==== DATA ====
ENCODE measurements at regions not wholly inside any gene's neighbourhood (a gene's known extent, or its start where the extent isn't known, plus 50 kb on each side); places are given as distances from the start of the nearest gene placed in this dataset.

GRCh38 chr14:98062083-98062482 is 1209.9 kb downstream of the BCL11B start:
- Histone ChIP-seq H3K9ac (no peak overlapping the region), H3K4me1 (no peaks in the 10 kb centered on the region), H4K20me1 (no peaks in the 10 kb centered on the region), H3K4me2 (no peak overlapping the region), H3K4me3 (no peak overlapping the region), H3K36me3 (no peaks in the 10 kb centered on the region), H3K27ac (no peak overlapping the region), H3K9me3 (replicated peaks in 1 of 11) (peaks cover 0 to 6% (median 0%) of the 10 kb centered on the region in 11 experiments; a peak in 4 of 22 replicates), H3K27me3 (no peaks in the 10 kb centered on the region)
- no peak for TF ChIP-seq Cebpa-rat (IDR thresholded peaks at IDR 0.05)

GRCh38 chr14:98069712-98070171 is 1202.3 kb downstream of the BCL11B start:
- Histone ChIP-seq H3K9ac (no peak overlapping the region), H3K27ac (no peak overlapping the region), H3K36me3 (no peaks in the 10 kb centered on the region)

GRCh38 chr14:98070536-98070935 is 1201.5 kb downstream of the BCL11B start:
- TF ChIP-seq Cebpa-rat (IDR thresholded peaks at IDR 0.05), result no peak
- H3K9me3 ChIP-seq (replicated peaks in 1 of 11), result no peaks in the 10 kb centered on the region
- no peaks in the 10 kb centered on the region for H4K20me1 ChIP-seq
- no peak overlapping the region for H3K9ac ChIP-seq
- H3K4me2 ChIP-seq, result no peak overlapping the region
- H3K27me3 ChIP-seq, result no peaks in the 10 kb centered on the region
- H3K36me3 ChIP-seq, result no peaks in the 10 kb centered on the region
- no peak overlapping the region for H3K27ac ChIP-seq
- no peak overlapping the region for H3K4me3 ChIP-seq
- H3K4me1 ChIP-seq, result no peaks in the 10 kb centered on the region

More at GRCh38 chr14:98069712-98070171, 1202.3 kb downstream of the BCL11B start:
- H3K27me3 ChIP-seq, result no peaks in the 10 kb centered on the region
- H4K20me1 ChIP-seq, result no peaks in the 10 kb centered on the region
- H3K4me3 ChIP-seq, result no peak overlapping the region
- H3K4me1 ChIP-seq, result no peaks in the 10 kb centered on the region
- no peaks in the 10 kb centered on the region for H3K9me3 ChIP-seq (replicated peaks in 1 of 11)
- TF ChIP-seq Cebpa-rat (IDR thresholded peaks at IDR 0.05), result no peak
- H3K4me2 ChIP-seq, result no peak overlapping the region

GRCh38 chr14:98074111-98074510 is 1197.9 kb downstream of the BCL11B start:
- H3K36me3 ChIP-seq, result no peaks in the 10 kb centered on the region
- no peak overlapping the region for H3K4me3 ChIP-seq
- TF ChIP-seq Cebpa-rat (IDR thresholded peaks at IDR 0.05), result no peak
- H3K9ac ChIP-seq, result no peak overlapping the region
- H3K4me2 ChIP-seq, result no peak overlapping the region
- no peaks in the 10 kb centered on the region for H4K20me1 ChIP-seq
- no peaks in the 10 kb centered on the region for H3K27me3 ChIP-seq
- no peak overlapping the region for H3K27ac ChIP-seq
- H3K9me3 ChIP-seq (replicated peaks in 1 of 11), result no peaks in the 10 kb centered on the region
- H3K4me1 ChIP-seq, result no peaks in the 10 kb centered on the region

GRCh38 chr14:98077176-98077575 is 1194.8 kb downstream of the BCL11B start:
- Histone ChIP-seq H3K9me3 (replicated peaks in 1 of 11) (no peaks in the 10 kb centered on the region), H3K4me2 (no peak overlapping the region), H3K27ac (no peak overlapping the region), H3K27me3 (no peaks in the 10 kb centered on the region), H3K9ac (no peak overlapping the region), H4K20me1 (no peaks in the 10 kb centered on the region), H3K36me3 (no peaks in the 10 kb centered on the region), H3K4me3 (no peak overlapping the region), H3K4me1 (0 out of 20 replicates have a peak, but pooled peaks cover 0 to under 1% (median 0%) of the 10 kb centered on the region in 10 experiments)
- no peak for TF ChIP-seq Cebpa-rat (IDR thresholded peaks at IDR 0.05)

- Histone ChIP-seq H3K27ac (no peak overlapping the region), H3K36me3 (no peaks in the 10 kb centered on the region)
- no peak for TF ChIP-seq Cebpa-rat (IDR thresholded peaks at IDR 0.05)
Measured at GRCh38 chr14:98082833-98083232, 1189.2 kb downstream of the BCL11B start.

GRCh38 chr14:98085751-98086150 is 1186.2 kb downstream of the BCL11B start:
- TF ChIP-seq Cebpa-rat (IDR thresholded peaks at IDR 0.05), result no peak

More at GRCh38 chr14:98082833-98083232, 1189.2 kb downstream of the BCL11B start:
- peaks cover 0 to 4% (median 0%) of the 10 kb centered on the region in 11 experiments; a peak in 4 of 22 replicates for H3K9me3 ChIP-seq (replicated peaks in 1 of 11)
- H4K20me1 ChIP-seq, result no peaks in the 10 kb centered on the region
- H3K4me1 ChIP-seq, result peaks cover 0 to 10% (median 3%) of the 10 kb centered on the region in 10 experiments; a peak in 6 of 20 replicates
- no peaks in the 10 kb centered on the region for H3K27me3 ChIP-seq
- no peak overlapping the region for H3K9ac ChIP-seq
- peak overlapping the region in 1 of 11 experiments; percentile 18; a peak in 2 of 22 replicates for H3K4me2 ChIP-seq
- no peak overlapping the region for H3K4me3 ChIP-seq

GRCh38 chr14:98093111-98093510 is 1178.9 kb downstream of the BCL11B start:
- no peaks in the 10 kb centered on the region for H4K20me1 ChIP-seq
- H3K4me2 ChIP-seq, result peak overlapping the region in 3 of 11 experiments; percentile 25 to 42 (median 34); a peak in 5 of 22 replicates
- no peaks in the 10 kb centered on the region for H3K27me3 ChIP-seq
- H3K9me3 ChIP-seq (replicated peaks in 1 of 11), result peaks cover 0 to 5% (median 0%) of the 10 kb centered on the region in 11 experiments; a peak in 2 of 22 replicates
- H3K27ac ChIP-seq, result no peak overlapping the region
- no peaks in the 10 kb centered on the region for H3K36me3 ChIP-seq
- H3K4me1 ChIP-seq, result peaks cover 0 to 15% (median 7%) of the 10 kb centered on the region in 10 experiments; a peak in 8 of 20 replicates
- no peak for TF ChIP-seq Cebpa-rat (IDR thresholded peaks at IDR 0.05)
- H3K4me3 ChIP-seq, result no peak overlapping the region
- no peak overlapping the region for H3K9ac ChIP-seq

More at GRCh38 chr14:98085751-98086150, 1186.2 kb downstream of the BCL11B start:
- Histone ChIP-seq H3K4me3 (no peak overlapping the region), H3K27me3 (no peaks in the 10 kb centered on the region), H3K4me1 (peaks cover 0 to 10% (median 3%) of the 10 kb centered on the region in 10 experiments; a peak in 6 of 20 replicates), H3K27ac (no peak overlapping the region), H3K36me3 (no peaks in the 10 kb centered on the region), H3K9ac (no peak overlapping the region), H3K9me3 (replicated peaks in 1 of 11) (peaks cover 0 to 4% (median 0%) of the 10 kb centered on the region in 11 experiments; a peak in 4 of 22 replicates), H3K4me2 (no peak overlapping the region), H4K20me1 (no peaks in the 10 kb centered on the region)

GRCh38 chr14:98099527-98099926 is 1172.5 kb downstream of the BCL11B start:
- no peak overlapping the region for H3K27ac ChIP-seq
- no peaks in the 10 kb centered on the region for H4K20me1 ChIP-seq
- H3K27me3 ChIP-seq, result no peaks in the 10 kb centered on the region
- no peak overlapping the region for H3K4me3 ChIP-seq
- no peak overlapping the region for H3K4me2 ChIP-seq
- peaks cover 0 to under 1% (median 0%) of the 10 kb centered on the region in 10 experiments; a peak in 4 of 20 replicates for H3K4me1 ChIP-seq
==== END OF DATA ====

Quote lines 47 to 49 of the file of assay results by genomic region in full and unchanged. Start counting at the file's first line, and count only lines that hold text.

- H4K20me1 ChIP-seq, result no peaks in the 10 kb centered on the region
- H3K4me1 ChIP-seq, result peaks cover 0 to 10% (median 3%) of the 10 kb centered on the region in 10 experiments; a peak in 6 of 20 replicates
- no peaks in the 10 kb centered on the region for H3K27me3 ChIP-seq